April 2016 Events

2016.04.05 Faith and Labor flyerFaith & Labor

Faith leaders: check out our Faith & Labor Forum Thursday, 4/14 from 11:30a – 1:00p at The Cathedral of St. Andrew, Honolulu. Help us lead the faith community for a better Hawai’i. Lunch will be provided; RSVP at aikeahawaii@gmail.com.

Working people–our congregations, our neighbors, our families–are working harder to make ends meet. The cost of housing and basic necessities are rising. Good, local jobs are under threat. Reverend Scott Marks, a New Haven pastor, will talk about how he’s organizing his community to fight for good jobs.

Scott Marks was born in North Carolina to a Pastor mother and Deacon father. Lured by the promise of good jobs, his family relocated to New Haven where Scott completed his education. After finding religion in 1985, Scott went on to preach the gospel; he continues to pastor at New Growth Outreach ministries. Long compelled to use his strong voice for those who feel they don’t have one, Pastor Marks stepped up to represent his community in city hall as Alderman of Ward 21. As a co-founder of Connecticut Center for a New Economy (CCNE) and New Haven Rising, Scott organized and trained people from all walks of life, races, genders, and religions to fight to protect their homes, jobs, and communities. He organized marches and rallies, made alliances with local and national leaders, and continuously advocated on behalf of communities ravaged by poverty, violence, and inequality -and for working people everywhere. Recognizing Rev Marks’ solid leadership, UNITE HERE recruited him to serve as President of Local 226-2. The union sent him to organize in some of the country’s most difficult areas. In Las Vegas, Chicago, Washington, DC and Memphis he fought for working people to have a voice and be treated with respect. Pastor Marks rejoined the CCNE staff in 2011. He lives in New Haven with his wife Jill and their six children.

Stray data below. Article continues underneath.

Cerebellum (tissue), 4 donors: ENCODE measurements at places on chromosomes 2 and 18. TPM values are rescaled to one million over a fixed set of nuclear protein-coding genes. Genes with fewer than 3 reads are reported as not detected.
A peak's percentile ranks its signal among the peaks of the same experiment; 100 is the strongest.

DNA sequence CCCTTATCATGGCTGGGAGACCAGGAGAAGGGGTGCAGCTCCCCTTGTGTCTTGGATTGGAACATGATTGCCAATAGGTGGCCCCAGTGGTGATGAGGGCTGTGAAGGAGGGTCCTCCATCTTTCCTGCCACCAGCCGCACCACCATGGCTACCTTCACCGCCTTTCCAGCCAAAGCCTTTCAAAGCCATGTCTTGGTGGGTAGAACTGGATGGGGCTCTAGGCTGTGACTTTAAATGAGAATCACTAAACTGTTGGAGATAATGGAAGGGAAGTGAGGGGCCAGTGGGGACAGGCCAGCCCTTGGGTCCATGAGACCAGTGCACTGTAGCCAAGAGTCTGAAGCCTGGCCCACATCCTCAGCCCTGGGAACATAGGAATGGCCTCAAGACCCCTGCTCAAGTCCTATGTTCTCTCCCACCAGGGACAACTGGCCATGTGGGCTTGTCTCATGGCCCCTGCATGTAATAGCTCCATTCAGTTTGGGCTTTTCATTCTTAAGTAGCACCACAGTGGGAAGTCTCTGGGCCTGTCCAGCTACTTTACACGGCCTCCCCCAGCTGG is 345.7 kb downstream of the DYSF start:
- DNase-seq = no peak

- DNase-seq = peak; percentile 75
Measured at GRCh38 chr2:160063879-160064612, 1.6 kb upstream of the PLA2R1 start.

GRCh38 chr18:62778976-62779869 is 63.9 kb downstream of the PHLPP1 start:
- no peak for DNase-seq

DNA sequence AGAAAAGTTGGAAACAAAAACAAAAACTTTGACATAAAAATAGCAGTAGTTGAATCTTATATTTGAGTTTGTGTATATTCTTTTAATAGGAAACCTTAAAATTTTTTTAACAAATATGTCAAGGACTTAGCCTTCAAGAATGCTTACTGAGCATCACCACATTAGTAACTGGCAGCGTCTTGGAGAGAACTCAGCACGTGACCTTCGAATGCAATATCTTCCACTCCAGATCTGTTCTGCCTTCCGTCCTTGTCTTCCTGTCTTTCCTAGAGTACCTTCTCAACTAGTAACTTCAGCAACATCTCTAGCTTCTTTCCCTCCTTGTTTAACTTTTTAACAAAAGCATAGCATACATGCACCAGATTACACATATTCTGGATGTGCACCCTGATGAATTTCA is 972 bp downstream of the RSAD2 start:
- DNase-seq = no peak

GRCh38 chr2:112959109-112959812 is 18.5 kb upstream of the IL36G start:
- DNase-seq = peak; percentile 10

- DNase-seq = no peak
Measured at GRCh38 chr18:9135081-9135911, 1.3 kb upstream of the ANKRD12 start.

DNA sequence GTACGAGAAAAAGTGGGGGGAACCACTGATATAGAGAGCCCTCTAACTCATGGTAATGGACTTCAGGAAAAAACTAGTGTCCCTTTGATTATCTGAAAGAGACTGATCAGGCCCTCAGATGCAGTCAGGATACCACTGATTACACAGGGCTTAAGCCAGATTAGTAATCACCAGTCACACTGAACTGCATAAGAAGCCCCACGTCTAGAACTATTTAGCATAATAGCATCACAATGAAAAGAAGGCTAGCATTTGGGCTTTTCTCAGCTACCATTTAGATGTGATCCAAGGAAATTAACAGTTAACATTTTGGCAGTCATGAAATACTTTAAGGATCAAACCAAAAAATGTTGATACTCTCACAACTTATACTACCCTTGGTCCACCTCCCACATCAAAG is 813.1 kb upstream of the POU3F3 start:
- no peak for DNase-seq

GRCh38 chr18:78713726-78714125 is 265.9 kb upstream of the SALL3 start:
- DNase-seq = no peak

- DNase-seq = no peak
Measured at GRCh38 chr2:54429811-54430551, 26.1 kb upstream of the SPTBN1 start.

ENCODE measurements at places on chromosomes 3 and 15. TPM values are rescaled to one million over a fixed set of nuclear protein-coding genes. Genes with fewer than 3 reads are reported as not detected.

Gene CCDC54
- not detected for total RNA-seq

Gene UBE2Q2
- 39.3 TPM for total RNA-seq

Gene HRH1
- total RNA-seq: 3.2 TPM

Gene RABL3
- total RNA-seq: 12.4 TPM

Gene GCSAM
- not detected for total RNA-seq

HousingHousing Now Rally Now Rally

Rally for affordable housing! Please join various churches, unions, concerned citizens, and those struggling to find decent & affordable housing as we rally at the State Capitol.

Thursday, April 21, 3pm-6pm at the Hawaii State Capital
Contact Catherine Graham — catgraham48@gmail.com — for more information.

February 2016 Events

JOIN THE RALLY – Access to Higher Education for All

Wednesday, February 24, 2016, at 3:00 pm
Fronting Hawai’i State Capitol on Beretania Street

  • Pass HB1613 and HB 1513
  • Fight for your future
  • Education is a right
  • Not a debt sentence

TOWN HALL MEETING: How much is our care worth?

Monday, February 29
Registration at 5:30pm / Program at 6pm
Sacred Hearts Academy
3235 Waialae Ave, Honolulu, 96816

Join elected officials, advocates, and experts for a town hall meeting about SB 2478 and HB 1885 — our plan to ensure everyone in Hawai’i can care for our kupuna.

care4kupuna.com

For more information, contact Dawn:
dmoraiswebster@gmail.com
808-383-7581

Town Hall Meeting Feb 29thFree Community College Rally

Hawaii Needs Long-Term Plan for Long-Term Care

Hawaii Needs Long-Term Plan for Long-Term Care

By the Rev. Samuel L. Domingo – Posted January 20, 2016, in Star Advertiser